Julia Duin, religion editor of The Washington Times, has a new book, Quitting Church: Why the Faithful are Fleeing and What to Do about It, She’s interviewed at the Rutherford Institute:
The whole seeker friendly movement has ruined the church. . . .
The seeker friendly movement started in the 1980s. It was the effort to dumb down a lot of church services, make them shorter, easier to grasp, cut the number of hymns, cut the preaching time and get it to a kind of package deal. The idea was to get nonbelievers interested in going to church because it would not take up too much of their time and wouldn’t challenge them too much. But what happened is that a lot of people who had been believers for some time suddenly found that the sermons were like milk instead of meat. They were so simplistic. Many were finding that what they were getting was pabulum. . . .
I found that this was a major complaint from people. . . .
Many came to the conclusion that they could not get decent spiritual food. So they were looking at their calendars, looking at their schedules, and saying, “I spend three to four hours a week going to this place on a Sunday morning, and it is a waste of time. I am not getting good community. No one knows me, and no one talks to me. I am not getting fed from the pulpit, and we are down to about three hymns.” Thus, they started leaving the church.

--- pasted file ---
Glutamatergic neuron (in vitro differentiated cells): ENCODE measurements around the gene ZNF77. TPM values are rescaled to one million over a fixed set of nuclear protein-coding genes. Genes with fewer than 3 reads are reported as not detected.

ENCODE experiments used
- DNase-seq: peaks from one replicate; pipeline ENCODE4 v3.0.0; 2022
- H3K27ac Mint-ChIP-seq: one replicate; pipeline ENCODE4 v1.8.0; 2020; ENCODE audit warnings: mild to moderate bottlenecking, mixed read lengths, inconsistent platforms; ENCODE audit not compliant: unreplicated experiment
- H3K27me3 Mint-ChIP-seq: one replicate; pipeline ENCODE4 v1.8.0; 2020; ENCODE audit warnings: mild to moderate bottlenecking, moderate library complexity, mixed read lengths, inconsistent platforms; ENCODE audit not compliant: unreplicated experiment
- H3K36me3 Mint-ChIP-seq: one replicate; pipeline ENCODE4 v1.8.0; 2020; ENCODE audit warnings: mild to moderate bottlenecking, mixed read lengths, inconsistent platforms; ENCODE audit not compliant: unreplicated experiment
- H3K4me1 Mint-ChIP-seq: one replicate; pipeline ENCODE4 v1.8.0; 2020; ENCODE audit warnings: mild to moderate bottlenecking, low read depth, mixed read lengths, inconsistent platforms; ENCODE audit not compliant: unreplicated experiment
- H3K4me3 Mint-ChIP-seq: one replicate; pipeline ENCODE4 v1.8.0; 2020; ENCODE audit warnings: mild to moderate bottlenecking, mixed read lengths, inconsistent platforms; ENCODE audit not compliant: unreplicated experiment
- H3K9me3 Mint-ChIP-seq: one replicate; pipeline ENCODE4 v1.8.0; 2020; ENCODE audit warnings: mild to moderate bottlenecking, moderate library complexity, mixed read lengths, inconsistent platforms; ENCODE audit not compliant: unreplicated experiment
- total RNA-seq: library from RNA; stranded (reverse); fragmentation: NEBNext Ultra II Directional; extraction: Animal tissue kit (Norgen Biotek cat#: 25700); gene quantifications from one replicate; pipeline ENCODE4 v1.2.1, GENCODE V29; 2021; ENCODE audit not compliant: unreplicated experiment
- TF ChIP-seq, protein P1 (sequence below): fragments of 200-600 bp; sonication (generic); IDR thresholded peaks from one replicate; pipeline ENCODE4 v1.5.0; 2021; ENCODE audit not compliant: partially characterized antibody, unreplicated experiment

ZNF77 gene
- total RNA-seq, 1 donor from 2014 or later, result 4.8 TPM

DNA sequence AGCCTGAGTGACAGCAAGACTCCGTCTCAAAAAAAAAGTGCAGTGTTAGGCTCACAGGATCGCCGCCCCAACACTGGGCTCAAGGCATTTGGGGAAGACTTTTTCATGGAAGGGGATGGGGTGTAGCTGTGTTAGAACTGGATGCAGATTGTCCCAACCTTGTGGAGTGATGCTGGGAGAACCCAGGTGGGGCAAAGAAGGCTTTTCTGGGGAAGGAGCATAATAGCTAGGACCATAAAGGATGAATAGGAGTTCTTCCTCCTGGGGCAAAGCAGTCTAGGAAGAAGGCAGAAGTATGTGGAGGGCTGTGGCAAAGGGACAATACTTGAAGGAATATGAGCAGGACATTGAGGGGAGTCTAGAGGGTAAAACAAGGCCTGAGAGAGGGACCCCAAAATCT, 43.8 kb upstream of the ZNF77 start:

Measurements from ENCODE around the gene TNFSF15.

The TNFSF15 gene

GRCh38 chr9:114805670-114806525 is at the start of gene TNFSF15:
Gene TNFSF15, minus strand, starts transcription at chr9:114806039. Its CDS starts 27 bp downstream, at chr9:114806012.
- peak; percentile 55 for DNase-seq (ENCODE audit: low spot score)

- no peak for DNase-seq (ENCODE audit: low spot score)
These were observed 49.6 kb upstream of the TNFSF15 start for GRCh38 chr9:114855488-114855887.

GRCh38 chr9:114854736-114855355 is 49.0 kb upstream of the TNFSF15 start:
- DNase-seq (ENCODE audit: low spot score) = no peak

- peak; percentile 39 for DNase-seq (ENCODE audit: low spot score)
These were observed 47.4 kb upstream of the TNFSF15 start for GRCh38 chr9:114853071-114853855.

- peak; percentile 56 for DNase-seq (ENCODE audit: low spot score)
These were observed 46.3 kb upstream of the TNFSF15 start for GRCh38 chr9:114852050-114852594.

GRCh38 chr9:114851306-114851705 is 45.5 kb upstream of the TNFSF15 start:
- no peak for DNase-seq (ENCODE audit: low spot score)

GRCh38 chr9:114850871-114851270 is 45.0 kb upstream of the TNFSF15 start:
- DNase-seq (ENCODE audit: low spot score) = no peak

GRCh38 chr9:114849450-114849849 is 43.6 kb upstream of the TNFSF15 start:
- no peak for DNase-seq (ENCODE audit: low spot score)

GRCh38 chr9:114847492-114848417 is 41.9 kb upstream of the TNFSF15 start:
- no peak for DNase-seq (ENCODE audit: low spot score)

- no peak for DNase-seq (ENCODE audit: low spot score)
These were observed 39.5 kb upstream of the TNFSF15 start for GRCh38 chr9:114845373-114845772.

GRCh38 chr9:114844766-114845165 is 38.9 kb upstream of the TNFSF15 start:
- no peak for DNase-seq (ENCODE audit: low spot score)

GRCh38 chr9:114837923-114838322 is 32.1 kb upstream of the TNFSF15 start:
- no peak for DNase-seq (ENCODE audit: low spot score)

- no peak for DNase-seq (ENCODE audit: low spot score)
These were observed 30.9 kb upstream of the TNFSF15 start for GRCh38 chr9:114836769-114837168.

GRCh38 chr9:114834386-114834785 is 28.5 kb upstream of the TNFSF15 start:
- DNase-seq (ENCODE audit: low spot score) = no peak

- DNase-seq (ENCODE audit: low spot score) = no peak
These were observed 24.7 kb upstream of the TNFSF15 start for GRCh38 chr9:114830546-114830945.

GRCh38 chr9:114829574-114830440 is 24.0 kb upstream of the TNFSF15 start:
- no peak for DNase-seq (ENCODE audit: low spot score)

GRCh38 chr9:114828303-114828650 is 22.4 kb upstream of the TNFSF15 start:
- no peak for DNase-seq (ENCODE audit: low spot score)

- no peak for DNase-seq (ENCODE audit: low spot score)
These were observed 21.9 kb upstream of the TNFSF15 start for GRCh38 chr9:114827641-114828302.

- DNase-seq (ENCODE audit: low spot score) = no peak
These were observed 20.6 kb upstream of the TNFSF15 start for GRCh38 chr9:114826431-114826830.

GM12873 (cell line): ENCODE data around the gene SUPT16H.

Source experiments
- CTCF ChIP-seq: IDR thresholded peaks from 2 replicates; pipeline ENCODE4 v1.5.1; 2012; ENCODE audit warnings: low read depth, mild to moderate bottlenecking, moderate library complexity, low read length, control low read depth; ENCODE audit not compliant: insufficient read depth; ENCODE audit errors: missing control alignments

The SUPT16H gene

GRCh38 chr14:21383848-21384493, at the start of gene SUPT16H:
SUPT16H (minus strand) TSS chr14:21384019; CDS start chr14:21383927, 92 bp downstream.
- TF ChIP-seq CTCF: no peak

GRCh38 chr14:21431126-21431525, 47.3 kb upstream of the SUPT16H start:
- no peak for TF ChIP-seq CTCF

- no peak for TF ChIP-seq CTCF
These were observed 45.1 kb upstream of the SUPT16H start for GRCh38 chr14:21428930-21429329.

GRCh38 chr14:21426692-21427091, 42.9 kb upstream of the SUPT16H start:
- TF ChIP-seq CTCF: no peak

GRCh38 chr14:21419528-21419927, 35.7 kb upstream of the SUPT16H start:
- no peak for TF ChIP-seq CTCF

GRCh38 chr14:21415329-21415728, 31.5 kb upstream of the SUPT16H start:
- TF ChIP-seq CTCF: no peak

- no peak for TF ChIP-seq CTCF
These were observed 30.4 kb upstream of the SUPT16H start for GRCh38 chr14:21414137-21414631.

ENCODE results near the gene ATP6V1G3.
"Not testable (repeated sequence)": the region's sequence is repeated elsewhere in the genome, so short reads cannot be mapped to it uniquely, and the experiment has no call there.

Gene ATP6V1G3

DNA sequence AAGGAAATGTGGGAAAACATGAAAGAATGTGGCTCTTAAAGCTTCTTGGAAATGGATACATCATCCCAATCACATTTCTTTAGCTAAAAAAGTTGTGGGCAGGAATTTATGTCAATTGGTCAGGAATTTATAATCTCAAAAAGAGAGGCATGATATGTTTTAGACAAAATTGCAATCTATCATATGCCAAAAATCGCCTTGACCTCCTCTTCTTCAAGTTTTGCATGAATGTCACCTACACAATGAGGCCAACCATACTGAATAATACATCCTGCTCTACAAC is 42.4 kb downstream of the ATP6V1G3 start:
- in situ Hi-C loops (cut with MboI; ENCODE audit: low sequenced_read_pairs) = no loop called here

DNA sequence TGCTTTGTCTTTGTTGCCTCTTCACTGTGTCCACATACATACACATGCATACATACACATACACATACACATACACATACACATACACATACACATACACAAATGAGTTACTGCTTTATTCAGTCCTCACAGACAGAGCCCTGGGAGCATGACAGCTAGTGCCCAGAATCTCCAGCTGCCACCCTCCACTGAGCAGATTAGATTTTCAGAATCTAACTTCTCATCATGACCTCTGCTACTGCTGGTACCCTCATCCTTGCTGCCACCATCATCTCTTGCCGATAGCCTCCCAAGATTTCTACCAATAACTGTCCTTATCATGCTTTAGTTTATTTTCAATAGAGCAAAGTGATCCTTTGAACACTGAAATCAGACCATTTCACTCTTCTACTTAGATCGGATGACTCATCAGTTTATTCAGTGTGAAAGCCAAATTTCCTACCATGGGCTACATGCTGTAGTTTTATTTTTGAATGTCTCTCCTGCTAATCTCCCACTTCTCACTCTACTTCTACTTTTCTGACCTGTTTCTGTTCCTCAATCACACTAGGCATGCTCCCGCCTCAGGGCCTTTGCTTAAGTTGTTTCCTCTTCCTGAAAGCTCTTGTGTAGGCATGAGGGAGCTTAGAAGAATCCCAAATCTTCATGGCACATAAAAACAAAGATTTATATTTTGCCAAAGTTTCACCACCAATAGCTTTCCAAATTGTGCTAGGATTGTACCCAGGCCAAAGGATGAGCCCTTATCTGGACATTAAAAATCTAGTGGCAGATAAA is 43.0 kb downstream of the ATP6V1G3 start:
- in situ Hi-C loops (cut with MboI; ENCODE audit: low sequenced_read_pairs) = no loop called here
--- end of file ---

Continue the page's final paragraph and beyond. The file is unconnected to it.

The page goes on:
“Down to about three hymns” — oh, don’t get me started on the way “praise” music is replacing the hymnal in many churches. It’s not as bad as “Frosty the Snowman,” of course, but the simplistic, repetitive, saccharine choruses of “praise” music are tedious.